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directed by William Dieterle
USA 19

Edward G. Robinson builds the world’s first international news agency in this engrossing true story costarring Edna Best and Eddie Albert. Struggling to establish a system that delivers messages with reliability and speed, Julius Reuter (Robinson) becomes a success when he launches a European telegraph service that transmits news by wire. Competing with a British concern that’s out to steal his clients, Reuter lays a line to a remote coastal town that gives him the lead on American news brought to England by boat. The first to report Lincoln’s assassination, Reuter faces ruin when his exclusive causes London’s stock market to crash and no one else can confirm the story. Lavishly produced and featuring an extraordinary cast of supporting players, A Dispatch from Reuters was directed by William Dieterle, who specialized in biographical dramas and whose The Life of Emile Zola won the 1937 Academy Award for Best Picture.


In 19th century England, journalist Paul Julius Reuter (Edward G. Robinson) and his partner, Max Wagner (Eddie Albert), utilize messenger pigeons to connect telegraph stations across Europe. As time passes and technology outdates his system, Reuter invents a wire system that transmits news stories directly to newspapers. But when a rival business creates a faster telegraph system, Reuter must transmit high-profile news to stay on top of the industry, in this biopic based on true events.


The movie covers all these events in typically breezy Warner Bros. fashion, with action spanning 32 years (1833-1865) and jumping among Aachen, Brussels, Paris, London, New York and Washington, D.C. The drama comes not just from Reuter's achievements but from the ridicule and public persecution he received from those who doubted his ideas could work.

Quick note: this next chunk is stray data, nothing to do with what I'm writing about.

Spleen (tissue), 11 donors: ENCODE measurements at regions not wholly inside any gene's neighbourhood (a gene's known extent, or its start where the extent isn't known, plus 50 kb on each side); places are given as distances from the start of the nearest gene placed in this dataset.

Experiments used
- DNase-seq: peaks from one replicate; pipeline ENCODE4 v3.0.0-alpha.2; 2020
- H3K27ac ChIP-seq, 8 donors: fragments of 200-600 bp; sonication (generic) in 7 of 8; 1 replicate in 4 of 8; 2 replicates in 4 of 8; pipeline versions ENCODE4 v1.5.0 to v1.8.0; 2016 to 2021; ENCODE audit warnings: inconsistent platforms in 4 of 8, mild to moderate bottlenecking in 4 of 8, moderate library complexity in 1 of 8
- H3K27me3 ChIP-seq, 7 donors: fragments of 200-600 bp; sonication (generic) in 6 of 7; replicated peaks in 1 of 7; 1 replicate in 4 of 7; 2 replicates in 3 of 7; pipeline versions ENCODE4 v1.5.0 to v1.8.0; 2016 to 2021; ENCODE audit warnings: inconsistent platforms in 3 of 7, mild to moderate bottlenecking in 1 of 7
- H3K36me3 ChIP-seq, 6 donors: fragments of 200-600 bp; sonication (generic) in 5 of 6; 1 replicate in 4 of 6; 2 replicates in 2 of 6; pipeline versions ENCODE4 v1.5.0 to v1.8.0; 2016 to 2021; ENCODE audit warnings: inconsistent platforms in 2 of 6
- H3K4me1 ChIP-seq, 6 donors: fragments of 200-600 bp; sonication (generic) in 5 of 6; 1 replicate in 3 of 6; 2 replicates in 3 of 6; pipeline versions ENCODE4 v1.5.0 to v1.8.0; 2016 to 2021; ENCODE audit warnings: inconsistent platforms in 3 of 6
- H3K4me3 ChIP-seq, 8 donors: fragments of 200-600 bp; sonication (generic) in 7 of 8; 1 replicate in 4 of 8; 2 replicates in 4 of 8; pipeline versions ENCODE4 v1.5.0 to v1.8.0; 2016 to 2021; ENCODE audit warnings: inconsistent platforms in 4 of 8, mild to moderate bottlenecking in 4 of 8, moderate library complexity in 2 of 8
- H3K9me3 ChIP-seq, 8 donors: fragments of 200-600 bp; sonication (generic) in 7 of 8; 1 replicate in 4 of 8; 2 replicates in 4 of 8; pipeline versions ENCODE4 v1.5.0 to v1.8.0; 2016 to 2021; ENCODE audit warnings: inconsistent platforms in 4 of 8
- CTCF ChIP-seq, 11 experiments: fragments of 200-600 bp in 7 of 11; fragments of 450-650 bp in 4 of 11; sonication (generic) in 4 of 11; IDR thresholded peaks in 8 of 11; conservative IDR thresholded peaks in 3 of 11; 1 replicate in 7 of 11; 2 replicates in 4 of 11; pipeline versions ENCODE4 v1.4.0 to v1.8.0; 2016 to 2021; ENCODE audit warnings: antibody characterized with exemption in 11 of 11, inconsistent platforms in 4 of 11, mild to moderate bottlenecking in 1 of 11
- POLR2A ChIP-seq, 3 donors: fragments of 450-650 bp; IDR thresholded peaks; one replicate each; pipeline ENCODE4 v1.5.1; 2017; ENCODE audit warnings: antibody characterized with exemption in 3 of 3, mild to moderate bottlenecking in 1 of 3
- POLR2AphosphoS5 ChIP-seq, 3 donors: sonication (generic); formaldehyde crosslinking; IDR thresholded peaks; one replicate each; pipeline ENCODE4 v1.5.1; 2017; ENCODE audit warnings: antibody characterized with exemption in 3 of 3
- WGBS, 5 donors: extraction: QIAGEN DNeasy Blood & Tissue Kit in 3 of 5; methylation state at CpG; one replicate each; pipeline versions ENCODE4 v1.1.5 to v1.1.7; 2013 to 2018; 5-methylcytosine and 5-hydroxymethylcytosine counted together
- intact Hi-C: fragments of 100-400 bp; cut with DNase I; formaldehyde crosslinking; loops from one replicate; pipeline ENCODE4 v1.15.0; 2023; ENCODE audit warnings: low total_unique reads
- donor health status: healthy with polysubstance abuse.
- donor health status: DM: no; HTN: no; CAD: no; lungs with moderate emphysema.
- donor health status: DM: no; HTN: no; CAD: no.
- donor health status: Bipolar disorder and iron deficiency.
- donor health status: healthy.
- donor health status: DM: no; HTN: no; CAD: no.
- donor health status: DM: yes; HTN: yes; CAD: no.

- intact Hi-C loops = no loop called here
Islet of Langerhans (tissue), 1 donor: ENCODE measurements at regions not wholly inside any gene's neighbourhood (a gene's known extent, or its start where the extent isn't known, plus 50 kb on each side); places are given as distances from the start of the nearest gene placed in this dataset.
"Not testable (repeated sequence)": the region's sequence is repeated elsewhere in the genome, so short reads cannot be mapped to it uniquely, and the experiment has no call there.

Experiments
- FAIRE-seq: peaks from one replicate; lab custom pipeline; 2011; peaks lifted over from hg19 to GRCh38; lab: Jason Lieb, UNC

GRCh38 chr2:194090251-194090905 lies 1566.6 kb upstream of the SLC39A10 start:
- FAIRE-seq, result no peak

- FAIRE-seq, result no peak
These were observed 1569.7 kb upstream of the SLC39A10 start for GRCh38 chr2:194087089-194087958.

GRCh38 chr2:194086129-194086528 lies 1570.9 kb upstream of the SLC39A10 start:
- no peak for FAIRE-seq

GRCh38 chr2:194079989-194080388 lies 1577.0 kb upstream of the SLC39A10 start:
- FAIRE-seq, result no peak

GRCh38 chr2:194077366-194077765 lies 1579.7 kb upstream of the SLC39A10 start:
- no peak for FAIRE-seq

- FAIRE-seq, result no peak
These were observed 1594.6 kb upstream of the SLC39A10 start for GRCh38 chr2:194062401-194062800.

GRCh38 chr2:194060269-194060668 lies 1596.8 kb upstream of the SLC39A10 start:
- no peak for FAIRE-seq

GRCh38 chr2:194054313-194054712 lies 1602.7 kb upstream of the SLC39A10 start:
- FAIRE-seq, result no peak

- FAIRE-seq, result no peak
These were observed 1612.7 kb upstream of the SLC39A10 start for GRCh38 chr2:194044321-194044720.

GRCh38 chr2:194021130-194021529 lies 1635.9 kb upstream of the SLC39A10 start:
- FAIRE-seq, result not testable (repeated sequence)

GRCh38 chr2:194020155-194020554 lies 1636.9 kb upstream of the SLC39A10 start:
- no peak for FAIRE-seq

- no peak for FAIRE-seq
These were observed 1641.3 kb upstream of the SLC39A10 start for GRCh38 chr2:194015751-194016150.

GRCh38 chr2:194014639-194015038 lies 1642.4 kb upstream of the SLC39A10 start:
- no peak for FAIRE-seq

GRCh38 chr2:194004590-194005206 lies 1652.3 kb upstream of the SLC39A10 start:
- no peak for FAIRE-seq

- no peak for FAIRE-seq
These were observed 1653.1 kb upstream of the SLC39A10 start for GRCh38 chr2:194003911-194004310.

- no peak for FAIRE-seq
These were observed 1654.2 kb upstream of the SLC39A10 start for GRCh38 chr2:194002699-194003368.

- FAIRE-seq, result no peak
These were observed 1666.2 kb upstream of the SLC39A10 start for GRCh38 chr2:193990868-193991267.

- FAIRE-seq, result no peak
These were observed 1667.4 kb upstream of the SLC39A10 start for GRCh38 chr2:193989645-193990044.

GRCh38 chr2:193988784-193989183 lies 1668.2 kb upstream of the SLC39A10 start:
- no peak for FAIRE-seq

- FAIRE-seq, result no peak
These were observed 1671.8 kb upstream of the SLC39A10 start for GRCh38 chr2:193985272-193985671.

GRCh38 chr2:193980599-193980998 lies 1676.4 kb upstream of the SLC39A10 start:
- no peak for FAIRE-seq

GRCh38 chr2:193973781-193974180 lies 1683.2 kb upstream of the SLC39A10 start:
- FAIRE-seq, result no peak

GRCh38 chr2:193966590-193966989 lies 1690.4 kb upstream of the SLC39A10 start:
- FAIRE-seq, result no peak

Starring as Reuter is Edward G. Robinson, who had recently done another, more famous Warner biopic, Dr. Ehrlich's Magic Bullet (1940). That film, Robinson wrote in his memoir, was his favorite of his own work, but A Dispatch from Reuters ran a close second. Playing in Warner biographies was a notable advancement in Robinson's career. These were the prestige roles, after all, which in the 1930s had been the specialties of George Arliss and Paul Muni. A few more names also returned from Ehrlich, including the fine actors Albert Bassermann, Otto Kruger and Montagu Love, cinematographer James Wong Howe, and director William Dieterle.

Excerpt from TCM located HERE


Theatrical Premiere: October 19th, 1940


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DVD Review: Warner Home Video (Warner Archive Collection) - Region 0 - NTSC

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Warner Home Video

Region 0 - NTSC

Runtime 1:29:36

1.33:1 Original Aspect Ratio
Average Bitrate: 6.21 mb/s
NTSC 720x480 29.97 f/s

NOTE: The Vertical axis represents the bits transferred per second. The Horizontal is the time in minutes.


Audio Dolby Digital 1.0 (English)
Subtitles None
Features Release Information:
Studio: Warner Home Video

Aspect Ratio:
Original - 1.33:1

Edition Details:
• Trailer (2:29)

DVD Release Date: July 12th, 2016
Keep Case

Chapters 10





A Dispatch From Reuter's is an above-average bio-pic. Julius Reuter, played with subtle intent by Edward G. Robinson, was the leading pioneer of the first news service in western Europe utilizing carrier pigeons and telegraph lines. Fascinating stuff!

It's standard single-layered Warner MoD (Made-on-Demand) disc and is progressive in the original 1.33:1 aspect ratio and looks good aside from the inherent softness that, actually, connotes a film-like appearance. It's quite pleasing and consistent with adept contrast and some texture. It's clean with no digitization or intrusive compression artifact issues. 

The lossy sound is decent supporting the score by the iconic Max Steiner (Mildred Pierce, Key Largo, Casablanca, The Caine Mutiny, Bird of Paradise, Beyond the Forest, Pursued etc. etc.) score. There are no subtitles offered here and the only supplements is a trailer. I suspect some discussion would actually garner appreciation of A Dispatch From Reuter's - a superior production of its era.

I wasn't overly keen to see this for one reason or another but fans of both biopics and Edward G. Robinson will see the value. I was impressed - it was entertaining, educational and a well-told story. Definitely worth a spin or two to vintage era aficionados.  

  - Gary Tooze



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Region 0 - NTSC


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